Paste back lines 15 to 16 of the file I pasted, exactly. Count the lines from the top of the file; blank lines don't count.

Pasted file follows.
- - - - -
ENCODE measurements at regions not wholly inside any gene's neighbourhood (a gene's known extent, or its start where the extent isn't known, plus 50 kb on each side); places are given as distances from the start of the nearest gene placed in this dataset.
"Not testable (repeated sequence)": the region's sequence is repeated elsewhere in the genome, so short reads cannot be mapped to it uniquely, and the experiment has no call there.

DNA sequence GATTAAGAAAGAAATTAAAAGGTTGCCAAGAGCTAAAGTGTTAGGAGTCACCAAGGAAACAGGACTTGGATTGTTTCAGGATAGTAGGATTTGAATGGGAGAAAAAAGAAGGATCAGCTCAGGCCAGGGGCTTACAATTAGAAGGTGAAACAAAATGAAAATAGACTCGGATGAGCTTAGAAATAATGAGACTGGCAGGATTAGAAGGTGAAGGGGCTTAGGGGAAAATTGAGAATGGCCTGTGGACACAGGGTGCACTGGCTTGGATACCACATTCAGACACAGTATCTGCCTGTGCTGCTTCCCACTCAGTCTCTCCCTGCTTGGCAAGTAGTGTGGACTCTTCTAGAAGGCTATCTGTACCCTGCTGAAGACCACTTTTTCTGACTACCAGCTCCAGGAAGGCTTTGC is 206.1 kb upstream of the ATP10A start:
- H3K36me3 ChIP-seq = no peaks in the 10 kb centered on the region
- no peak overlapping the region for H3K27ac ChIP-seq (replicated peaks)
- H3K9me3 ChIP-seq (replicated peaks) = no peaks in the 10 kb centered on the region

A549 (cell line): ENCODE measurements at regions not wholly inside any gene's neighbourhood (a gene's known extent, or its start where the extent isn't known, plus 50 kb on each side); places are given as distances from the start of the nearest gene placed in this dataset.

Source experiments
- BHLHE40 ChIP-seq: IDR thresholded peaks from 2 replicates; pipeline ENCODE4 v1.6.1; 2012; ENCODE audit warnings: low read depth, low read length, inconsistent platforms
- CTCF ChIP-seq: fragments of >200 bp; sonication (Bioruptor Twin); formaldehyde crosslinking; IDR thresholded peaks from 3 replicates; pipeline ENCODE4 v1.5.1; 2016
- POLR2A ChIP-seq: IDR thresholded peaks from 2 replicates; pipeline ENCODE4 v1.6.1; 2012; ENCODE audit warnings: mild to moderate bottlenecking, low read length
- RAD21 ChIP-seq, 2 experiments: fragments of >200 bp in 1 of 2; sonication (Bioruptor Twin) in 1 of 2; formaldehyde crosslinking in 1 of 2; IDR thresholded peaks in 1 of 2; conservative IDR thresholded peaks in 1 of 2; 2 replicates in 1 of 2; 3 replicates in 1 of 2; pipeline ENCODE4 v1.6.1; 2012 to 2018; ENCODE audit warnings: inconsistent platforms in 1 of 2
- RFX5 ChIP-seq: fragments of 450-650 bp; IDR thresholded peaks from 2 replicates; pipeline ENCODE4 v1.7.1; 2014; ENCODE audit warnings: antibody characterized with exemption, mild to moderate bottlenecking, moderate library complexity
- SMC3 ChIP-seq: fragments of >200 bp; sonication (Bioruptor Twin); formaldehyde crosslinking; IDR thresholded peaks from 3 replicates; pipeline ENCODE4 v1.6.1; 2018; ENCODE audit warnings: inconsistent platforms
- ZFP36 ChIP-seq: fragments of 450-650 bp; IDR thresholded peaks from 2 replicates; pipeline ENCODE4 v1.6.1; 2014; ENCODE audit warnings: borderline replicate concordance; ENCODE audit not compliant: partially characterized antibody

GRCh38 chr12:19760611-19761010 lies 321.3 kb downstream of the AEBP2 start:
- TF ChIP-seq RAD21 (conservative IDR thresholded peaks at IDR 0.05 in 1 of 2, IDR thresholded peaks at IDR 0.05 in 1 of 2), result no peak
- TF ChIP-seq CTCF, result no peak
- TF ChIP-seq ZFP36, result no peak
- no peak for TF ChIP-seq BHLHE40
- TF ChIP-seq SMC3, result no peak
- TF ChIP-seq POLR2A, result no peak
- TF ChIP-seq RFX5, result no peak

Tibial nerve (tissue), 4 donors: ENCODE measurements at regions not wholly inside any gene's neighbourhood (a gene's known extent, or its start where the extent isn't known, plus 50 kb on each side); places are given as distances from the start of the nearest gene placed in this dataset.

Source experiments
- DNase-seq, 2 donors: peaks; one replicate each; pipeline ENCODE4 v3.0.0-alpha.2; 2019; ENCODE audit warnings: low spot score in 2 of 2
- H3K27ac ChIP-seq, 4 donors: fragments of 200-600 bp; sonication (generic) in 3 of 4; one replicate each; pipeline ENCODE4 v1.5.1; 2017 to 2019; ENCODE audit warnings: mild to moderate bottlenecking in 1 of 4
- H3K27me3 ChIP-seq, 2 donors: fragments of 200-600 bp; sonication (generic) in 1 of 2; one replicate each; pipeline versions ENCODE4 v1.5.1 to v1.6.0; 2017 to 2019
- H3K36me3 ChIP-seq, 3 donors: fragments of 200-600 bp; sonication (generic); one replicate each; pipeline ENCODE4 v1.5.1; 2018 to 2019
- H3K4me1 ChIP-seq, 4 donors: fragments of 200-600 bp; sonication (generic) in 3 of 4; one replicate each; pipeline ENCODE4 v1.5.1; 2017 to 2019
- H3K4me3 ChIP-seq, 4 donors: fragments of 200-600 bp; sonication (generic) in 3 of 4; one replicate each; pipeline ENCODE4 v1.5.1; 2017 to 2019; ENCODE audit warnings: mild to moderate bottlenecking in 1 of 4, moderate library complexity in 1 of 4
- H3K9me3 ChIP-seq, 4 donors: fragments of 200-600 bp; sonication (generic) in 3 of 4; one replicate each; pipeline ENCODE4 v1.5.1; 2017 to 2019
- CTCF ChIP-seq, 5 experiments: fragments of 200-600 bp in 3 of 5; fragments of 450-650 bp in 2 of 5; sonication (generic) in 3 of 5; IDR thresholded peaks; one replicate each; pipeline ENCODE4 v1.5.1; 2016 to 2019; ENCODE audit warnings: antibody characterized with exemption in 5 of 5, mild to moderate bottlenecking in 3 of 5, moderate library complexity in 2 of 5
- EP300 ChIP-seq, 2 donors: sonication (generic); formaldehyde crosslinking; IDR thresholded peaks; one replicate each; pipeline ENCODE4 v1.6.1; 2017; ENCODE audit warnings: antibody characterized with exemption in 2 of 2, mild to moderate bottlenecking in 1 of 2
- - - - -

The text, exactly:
- ZFP36 ChIP-seq: fragments of 450-650 bp; IDR thresholded peaks from 2 replicates; pipeline ENCODE4 v1.6.1; 2014; ENCODE audit warnings: borderline replicate concordance; ENCODE audit not compliant: partially characterized antibody

GRCh38 chr12:19760611-19761010 lies 321.3 kb downstream of the AEBP2 start: